Cutting through the Fog 2017
Health Environmental Scan
What are the trends shaping Canada’s healthcare system?
This document aims to answer that question by providing a current overview of indicators, statistics and emerging developments, grouped under five themes.
New government, new priorities
The new federal government has highlighted home care, mental health, prescription medicines, substance abuse, indigenous health, public health and the legalization of marijuana as priorities moving forward. Individual bi-lateral funding agreements have been established with the provinces and territories with a focus on tying funding increases to nominal GDP, set targeted funds for home care and mental health initiatives, and a commitment to develop performance indicators.
Disputes around extra-billing in the provinces of British Columbia, Quebec and Saskatchewan highlight the tensions that persist regarding the role of the private sector in health care. Contentious negotiations between the Ontario doctors and their provincial government regarding a physician services agreement highlight the oft-strained relations between the medical community and governments.
Game changing issues
The legalization of marijuana, medical assistance in dying (MAiD) and how to address the opioid crisis are generating intense public interest and impacting health policies and the medical profession.
Explore today’s healthcare topics
Tracking our healthcare dollars
Total spending on healthcare in Canada is estimated to be $228.1 billion (2016). Canada’s health expenditure, as a proportion of GDP, is above various peer OECD countries.
The public-private sector share of total health expenditure has remained stable, maintaining approximately a ‘70-30’ split proportionately since 1997.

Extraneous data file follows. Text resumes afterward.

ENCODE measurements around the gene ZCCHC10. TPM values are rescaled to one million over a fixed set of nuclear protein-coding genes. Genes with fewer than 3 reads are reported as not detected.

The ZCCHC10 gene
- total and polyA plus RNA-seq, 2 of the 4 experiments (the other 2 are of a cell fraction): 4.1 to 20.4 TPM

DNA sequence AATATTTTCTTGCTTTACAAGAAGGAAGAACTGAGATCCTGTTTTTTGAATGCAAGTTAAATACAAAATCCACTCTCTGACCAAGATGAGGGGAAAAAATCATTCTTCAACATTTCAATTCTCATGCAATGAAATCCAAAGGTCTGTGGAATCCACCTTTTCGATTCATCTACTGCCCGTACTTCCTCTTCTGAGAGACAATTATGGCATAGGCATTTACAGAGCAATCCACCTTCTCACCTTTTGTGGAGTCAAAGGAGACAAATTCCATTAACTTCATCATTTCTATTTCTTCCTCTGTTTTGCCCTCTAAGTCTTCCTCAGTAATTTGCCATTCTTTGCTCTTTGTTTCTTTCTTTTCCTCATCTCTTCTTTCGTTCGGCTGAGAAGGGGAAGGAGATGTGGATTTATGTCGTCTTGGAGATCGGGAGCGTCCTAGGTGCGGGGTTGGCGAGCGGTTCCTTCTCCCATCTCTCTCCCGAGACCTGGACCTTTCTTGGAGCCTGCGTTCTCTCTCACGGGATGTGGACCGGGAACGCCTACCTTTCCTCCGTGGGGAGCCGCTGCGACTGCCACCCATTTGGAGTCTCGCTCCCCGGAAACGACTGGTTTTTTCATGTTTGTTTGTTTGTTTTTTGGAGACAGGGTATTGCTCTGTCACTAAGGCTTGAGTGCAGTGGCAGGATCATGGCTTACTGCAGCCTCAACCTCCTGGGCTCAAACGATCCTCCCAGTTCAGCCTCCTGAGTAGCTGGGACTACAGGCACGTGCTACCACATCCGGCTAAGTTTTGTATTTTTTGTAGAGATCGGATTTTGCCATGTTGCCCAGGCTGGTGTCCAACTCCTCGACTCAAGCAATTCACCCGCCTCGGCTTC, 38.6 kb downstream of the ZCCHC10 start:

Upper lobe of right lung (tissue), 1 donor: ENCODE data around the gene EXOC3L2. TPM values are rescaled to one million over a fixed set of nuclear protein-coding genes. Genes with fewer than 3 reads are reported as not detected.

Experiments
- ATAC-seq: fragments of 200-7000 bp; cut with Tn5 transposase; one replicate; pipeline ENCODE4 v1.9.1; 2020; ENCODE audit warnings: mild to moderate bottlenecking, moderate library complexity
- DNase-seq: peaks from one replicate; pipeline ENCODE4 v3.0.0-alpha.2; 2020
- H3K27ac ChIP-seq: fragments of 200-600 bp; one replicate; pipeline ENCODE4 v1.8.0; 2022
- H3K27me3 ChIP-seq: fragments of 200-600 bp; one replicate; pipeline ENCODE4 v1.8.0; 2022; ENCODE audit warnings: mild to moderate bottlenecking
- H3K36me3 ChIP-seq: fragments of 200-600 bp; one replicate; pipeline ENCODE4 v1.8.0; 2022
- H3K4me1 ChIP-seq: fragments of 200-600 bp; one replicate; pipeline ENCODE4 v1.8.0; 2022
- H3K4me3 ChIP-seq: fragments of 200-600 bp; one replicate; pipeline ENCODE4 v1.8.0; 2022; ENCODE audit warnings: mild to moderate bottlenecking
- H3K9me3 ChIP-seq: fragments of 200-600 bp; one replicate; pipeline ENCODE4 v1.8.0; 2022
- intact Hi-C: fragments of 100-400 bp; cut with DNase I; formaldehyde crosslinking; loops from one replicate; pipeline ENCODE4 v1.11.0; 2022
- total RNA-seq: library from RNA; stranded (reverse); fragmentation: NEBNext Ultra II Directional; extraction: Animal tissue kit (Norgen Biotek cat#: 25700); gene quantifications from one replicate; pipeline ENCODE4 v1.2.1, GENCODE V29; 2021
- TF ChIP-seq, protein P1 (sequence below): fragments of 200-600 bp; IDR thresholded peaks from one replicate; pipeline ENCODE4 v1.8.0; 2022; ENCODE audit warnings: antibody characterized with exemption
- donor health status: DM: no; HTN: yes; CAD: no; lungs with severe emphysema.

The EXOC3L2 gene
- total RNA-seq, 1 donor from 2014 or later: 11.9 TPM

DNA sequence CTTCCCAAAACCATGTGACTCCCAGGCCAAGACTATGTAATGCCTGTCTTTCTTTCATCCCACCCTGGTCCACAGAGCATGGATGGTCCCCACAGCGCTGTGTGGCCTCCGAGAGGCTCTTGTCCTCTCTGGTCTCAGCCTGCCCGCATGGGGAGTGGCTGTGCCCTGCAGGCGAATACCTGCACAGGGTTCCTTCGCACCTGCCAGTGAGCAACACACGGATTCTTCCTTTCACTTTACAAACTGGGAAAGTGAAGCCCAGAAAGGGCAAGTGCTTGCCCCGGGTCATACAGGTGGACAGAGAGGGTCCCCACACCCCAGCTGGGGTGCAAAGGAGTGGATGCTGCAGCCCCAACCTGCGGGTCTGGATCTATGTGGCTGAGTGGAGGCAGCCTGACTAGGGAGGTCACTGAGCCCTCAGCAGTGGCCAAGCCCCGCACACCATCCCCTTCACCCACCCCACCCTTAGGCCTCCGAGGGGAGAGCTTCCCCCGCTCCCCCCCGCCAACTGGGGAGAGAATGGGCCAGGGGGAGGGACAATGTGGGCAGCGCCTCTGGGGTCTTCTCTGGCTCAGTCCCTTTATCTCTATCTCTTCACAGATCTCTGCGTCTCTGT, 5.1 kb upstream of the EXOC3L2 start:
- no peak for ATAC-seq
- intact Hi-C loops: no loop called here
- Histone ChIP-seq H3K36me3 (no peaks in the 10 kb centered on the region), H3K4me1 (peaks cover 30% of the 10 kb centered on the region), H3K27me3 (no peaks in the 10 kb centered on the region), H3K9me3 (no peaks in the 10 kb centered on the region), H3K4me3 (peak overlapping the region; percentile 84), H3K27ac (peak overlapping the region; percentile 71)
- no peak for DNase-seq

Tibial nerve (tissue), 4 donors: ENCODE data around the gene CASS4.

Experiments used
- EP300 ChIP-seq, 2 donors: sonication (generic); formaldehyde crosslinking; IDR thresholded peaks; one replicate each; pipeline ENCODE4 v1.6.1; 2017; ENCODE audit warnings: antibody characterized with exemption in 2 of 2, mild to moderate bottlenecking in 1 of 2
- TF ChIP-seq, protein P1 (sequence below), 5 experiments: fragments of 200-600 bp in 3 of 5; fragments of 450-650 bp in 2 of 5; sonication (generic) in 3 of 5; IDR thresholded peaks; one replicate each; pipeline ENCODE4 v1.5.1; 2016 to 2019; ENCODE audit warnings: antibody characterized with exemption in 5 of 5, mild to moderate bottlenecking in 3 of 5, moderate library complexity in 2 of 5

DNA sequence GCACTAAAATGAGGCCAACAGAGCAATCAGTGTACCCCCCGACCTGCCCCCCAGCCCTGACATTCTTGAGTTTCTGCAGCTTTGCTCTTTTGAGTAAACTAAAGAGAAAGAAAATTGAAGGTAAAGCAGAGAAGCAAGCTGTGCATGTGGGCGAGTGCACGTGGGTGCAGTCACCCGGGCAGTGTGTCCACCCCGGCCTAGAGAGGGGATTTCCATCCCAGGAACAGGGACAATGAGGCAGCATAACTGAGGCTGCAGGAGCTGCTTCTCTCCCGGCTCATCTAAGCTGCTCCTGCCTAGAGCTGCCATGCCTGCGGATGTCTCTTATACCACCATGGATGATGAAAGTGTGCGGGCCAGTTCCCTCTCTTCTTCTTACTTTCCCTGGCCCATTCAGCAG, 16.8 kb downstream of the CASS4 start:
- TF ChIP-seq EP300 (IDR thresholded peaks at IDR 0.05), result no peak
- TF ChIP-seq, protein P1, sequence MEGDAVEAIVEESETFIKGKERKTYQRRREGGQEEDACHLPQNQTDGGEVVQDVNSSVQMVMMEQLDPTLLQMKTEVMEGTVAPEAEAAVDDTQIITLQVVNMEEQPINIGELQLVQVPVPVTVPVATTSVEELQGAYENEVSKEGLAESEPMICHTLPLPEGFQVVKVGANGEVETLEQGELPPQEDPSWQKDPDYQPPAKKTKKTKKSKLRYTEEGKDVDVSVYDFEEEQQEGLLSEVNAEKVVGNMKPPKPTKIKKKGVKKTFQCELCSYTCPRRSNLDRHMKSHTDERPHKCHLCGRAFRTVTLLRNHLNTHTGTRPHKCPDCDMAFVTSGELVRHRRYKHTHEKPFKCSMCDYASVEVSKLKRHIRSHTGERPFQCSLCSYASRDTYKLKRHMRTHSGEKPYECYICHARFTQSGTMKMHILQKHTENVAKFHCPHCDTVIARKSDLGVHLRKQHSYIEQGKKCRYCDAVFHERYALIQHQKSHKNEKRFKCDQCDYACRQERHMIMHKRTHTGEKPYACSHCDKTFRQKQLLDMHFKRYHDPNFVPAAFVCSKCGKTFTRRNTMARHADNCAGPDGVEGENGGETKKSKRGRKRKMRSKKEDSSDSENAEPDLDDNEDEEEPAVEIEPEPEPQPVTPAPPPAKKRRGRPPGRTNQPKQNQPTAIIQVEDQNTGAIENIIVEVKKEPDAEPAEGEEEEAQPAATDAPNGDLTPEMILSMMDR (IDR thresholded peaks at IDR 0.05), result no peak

Hospitals, drugs and physicians are the three largest components of health care spending, amounting up to $131.3 billion, 60.8% of total health expenditures (2014).
View the full economic picture
How healthy are we?
Canada’s population is over 36 million, increasingly urban, and aging rapidly. Cancers, diabetes, cardiovascular and respiratory diseases are among the leading causes of death. Smoking rates have declined over time while the rate of obesity trends upwards.
There is a pressing need to address the social, cultural and economic determinants of health of Indigenous peoples, in order to close the ‘wellness’ gap compared to the non-Indigenous population.
Our citizens’ health revealed
Healthcare system environment
How do we measure up?
Progress toward national wait time benchmarks show mixed results, with wait times for some procedures improving while others stagnate. Also, variances in provincial wait times highlight the disparities in access that persist for Canadians.
Having the right number, mix and distribution of physicians can improve access to health services – we break down number of licensed physicians and new graduates, where they work, and workforce trends in healthcare.
More on access to health care
The future is now
How widely available are Electronic Health Records (EHR) and Electronic Medical Records (EMR)? The National Physician Survey states 77.8% of physicians using a mix of paper and electronic records, and they weigh in on the pros and cons of accessing EMRs.
Digital health solutions such as telehealth, e-booking, e-visits, online consultations and referrals are increasingly being deployed to care for Canadians.
Emerging technologies such as artificial intelligence (AI), robotics and 3-D printing may potentially drive significant changes to the delivery of health care.
How technology is influencing healthcare
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